Example: Tom kidnaps an elderly woman (violating Penal Code 207 PC, California’s kidnapping law) for ransom. He does not inflict any physical harm or force on her. However, in a state of fear, the woman suffers a heart attack and dies. Under this set of facts, Tom could have been charged with murder under the old felony murder rule – even though he was not the actual killer and had no intent to kill her.
Unlike the old law, the new felony murder law (as discussed below) requires a greater element of an intent to kill by the defendant.
The new felony murder law went into effect on January 1, 2019. The new law is Senate Bill 1437. SB 1437 applies retroactively, meaning some persons convicted under the old version of the felony murder rule will be eligible to petition the court for resentencing to substantially shorter sentences.
According to SB 1437, a person commits felony murder – and therefore is liable for murder – when he commits, attempts, or participates in a felony; and, one of the following is true:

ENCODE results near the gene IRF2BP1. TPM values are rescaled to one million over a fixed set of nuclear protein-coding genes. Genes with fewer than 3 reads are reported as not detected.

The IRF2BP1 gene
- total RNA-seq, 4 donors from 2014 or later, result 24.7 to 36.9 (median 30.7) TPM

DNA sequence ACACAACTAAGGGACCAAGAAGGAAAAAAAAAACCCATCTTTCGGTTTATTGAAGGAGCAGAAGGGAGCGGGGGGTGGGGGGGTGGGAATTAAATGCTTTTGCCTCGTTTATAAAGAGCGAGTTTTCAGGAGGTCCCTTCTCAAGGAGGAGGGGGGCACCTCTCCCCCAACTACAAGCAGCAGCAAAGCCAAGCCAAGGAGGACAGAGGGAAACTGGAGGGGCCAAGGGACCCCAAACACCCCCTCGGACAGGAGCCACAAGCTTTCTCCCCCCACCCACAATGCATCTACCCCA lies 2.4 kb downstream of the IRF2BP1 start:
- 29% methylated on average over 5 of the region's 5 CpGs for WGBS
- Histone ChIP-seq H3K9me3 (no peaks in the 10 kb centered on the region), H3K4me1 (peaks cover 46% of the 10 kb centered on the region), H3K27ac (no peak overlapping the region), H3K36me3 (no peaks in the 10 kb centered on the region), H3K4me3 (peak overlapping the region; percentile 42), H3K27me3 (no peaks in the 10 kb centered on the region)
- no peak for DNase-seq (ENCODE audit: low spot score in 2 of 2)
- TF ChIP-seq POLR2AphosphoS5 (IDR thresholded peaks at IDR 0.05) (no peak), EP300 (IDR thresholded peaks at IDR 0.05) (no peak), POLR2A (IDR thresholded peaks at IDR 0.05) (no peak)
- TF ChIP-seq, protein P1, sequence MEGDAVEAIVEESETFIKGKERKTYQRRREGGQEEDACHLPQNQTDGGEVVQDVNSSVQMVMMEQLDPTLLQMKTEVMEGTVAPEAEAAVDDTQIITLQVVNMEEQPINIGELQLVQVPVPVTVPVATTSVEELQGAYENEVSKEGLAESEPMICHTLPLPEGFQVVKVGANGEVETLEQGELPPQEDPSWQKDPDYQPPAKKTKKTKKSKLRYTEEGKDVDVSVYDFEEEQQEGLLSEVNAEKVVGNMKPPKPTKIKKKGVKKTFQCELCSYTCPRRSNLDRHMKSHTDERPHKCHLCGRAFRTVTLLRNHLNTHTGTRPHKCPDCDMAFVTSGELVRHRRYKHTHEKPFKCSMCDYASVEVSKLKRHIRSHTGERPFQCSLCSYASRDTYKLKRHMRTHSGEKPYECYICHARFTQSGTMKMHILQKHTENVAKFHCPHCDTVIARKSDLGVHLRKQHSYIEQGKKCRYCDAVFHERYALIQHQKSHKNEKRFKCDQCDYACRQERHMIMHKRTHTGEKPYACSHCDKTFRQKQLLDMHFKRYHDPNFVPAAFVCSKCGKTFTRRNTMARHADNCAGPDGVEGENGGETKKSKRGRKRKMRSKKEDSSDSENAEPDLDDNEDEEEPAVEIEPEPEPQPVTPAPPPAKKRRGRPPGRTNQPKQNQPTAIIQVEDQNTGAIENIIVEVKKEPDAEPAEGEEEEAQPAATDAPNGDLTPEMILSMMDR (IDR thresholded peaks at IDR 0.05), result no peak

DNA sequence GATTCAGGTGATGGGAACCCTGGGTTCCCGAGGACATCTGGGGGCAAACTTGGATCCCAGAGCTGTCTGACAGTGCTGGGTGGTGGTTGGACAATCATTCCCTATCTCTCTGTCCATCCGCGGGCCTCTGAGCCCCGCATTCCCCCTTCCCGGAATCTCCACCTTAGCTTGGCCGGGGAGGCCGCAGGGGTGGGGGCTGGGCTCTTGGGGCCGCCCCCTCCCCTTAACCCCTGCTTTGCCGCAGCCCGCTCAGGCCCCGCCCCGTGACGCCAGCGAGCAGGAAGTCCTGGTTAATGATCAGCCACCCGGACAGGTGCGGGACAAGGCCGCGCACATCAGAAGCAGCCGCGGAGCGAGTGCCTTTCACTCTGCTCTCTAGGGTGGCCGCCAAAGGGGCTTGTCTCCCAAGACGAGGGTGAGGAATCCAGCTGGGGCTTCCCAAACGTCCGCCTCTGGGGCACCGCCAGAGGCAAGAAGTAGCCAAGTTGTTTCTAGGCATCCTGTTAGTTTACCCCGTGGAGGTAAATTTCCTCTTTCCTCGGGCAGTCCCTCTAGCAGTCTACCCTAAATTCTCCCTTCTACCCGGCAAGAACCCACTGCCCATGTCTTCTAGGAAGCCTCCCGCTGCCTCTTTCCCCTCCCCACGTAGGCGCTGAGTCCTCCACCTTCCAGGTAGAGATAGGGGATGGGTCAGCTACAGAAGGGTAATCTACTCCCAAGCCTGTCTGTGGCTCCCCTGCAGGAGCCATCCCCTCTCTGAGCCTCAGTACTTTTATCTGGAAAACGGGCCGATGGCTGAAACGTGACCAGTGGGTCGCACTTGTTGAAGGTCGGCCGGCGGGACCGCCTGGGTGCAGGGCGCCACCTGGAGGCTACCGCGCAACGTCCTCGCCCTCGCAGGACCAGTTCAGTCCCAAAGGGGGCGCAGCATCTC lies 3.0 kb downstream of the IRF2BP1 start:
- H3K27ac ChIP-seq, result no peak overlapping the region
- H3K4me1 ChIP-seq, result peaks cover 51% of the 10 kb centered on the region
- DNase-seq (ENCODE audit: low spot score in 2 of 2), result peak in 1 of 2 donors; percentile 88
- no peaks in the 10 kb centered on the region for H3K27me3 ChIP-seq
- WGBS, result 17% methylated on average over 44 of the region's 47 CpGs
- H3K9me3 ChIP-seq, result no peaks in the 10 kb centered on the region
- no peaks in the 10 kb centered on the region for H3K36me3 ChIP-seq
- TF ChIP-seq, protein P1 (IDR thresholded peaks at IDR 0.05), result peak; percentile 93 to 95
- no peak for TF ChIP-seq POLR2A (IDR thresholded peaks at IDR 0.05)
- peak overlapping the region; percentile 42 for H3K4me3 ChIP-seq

- he/she kills a person;
- he/she aides or abets in the commission of murder in the first degree with an intent to kill;
- he/she was a “major participant” in the felony and acted with “reckless indifference to human life;” or,
- because of the defendant’s acts, a peace officer was killed while engaged in the performance of his or her duties.1
A conviction of felony murder first requires that a defendant committed, or attempted to commit, a certain felony.
There is an underlying felony charge – or attempt charge – in every charge of felony murder. Further, every felony has certain elements that a prosecutor must prove to convict a defendant of that felony. If these elements are not proven, then there is no commission of a felony. No proof of an underlying felony means a felony murder charge cannot be brought.
Example: John is charged with carjacking under California Penal Code 215. The elements of this crime are that: (1) John took a car from another person; and, (2) he did so by means of force or fear. At trial, John’s attorney shows that while he took a car from Jennifer, he did so with her permission.
This means John did not take the vehicle by means of force or fear. Thus, he is innocent of the felony of carjacking. If a person was killed in the case, John would also be innocent of felony murder since he is innocent of the felony.2